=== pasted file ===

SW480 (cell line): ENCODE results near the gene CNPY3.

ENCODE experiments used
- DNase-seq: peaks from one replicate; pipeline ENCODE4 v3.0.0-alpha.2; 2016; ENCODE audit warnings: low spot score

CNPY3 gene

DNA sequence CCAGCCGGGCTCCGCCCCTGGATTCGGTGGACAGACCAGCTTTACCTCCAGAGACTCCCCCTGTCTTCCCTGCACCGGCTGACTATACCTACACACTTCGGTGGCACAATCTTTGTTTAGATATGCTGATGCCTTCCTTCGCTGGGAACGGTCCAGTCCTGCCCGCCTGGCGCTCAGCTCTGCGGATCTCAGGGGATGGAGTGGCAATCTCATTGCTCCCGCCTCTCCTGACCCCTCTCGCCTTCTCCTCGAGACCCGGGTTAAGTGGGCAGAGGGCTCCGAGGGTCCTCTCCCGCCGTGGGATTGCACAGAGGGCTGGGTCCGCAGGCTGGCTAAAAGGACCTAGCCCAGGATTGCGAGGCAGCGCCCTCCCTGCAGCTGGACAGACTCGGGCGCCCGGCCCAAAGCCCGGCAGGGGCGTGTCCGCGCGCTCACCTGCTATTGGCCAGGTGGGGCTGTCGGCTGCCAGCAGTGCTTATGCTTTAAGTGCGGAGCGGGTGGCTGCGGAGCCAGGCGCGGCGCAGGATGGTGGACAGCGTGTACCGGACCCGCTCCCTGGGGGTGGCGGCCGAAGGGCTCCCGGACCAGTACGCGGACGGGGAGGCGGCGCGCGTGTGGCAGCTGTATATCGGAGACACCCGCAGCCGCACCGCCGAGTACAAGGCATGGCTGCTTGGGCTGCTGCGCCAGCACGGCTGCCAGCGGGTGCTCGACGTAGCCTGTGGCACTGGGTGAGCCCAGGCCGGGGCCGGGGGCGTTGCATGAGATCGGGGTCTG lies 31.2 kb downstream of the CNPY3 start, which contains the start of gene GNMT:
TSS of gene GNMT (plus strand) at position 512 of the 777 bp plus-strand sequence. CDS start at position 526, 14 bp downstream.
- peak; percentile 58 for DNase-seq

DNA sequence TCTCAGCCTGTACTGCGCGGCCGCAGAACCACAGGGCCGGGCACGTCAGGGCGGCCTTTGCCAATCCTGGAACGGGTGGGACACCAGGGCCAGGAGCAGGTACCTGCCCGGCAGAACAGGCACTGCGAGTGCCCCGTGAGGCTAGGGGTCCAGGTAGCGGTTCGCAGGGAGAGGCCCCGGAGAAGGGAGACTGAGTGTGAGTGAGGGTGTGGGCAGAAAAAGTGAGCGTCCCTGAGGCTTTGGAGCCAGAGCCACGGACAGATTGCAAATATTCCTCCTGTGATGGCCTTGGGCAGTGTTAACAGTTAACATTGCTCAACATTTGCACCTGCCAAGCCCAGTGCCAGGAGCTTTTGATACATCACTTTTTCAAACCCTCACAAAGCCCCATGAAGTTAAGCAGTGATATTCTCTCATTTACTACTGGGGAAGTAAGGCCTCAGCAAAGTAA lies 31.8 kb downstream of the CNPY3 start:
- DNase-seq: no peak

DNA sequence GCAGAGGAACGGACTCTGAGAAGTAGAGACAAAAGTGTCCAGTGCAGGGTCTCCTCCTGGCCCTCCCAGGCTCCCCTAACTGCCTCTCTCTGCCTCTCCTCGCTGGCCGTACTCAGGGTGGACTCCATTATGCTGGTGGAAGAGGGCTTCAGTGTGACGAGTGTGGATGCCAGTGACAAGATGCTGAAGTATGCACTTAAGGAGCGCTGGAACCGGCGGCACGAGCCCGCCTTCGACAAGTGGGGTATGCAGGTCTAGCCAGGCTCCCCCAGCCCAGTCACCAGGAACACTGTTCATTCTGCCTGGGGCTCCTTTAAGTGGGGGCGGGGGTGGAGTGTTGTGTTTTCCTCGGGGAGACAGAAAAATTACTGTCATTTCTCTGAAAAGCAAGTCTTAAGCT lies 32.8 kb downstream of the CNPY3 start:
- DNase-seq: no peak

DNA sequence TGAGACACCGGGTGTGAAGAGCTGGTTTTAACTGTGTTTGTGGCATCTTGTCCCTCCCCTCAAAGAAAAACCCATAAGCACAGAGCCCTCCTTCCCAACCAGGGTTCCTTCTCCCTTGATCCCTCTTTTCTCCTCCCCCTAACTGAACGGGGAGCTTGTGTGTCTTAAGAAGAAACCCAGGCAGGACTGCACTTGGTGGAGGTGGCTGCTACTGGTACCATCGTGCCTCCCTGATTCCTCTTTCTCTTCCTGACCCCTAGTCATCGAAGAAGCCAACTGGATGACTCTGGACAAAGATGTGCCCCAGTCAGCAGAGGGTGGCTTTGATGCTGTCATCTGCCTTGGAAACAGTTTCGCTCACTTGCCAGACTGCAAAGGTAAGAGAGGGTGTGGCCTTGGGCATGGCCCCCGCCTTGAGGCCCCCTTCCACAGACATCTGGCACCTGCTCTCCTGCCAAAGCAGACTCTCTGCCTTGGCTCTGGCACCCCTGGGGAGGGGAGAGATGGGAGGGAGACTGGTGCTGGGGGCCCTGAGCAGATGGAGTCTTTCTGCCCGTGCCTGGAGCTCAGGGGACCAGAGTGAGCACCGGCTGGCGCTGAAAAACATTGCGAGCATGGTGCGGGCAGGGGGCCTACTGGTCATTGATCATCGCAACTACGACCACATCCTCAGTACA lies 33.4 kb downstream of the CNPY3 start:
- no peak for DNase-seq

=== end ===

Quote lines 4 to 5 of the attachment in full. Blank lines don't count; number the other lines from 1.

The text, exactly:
CNPY3 gene

DNA sequence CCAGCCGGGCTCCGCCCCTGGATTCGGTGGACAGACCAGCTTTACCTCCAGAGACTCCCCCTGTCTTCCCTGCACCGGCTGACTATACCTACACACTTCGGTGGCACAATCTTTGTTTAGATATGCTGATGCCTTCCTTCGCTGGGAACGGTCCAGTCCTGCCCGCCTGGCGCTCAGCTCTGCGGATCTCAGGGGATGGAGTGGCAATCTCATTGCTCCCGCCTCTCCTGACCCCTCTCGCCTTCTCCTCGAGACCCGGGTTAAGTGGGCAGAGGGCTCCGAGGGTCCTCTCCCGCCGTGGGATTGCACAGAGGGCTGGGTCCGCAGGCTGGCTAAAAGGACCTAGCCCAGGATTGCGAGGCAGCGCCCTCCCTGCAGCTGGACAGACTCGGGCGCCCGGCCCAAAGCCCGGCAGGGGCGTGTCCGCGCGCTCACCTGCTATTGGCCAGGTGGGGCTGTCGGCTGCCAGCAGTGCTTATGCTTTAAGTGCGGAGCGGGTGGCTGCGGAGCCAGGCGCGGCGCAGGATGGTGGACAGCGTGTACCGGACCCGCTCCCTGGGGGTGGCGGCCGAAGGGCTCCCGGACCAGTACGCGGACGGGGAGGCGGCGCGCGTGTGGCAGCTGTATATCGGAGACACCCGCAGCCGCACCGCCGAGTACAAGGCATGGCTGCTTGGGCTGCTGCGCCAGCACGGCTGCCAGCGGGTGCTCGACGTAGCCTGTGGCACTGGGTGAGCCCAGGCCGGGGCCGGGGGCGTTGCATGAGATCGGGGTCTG lies 31.2 kb downstream of the CNPY3 start, which contains the start of gene GNMT: